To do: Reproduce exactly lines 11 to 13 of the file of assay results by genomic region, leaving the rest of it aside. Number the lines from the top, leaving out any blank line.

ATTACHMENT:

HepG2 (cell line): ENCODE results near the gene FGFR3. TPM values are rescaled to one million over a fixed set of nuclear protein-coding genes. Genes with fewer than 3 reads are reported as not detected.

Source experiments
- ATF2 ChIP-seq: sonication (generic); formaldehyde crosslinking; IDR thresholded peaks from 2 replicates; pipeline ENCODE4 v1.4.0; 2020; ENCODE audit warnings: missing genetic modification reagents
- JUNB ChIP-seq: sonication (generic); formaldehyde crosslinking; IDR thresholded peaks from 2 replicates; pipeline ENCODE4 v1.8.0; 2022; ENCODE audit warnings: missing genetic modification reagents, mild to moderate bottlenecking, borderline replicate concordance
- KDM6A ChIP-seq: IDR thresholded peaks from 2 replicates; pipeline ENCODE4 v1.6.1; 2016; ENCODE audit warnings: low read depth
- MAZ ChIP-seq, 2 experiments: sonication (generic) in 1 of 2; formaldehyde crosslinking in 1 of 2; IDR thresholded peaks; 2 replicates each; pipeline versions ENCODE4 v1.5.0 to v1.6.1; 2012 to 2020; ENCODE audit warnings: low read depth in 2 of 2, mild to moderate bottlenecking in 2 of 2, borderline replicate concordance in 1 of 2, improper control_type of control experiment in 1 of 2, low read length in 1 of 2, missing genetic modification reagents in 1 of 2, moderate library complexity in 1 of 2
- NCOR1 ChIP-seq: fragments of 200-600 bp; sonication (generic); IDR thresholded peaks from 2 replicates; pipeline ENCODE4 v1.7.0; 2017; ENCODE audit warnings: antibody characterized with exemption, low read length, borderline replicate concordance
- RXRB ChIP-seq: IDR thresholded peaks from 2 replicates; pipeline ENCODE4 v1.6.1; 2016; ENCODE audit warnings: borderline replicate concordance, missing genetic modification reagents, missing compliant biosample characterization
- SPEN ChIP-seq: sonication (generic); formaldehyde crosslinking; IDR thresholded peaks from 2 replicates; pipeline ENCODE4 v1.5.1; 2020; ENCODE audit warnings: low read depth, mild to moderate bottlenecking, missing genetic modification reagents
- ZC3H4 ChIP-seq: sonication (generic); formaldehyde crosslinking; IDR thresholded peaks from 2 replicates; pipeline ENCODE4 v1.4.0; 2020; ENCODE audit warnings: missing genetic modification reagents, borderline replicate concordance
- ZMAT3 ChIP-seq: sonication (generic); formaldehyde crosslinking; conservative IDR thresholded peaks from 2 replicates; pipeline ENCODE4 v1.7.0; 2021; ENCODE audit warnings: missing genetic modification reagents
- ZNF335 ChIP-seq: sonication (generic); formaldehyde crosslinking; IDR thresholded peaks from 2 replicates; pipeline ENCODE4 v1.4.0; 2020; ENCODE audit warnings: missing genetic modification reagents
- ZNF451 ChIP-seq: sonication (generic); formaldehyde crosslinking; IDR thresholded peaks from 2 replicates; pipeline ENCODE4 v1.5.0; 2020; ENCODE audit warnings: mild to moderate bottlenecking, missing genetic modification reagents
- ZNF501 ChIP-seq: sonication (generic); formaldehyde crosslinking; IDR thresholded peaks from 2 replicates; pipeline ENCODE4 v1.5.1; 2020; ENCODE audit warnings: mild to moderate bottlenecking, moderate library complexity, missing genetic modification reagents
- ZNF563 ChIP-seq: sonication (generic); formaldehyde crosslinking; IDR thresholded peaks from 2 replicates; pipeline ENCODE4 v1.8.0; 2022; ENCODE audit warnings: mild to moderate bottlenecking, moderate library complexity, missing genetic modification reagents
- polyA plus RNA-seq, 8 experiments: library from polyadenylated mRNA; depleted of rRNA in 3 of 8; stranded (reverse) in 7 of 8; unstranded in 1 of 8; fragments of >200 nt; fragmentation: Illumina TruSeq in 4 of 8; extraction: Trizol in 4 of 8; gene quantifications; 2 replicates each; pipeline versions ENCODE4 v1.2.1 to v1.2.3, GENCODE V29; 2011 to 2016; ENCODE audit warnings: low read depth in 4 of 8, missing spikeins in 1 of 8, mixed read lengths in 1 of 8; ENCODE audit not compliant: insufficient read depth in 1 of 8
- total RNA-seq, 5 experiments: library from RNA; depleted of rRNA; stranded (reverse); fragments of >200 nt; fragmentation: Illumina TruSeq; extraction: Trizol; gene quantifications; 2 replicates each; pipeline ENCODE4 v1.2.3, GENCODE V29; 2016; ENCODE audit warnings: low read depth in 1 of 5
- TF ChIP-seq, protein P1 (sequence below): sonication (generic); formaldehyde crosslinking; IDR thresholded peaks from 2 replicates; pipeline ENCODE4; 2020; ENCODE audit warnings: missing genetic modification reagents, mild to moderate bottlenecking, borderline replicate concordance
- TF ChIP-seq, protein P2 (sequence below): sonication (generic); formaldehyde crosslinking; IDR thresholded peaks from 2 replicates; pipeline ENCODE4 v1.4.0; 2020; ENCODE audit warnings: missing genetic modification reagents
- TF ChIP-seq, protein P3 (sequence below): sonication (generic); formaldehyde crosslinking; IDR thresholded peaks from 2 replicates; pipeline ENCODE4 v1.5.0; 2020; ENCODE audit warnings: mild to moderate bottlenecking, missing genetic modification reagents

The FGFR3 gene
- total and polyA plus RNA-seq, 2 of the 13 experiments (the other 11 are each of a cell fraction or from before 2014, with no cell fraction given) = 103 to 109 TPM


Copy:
- ZMAT3 ChIP-seq: sonication (generic); formaldehyde crosslinking; conservative IDR thresholded peaks from 2 replicates; pipeline ENCODE4 v1.7.0; 2021; ENCODE audit warnings: missing genetic modification reagents
- ZNF335 ChIP-seq: sonication (generic); formaldehyde crosslinking; IDR thresholded peaks from 2 replicates; pipeline ENCODE4 v1.4.0; 2020; ENCODE audit warnings: missing genetic modification reagents
- ZNF451 ChIP-seq: sonication (generic); formaldehyde crosslinking; IDR thresholded peaks from 2 replicates; pipeline ENCODE4 v1.5.0; 2020; ENCODE audit warnings: mild to moderate bottlenecking, missing genetic modification reagents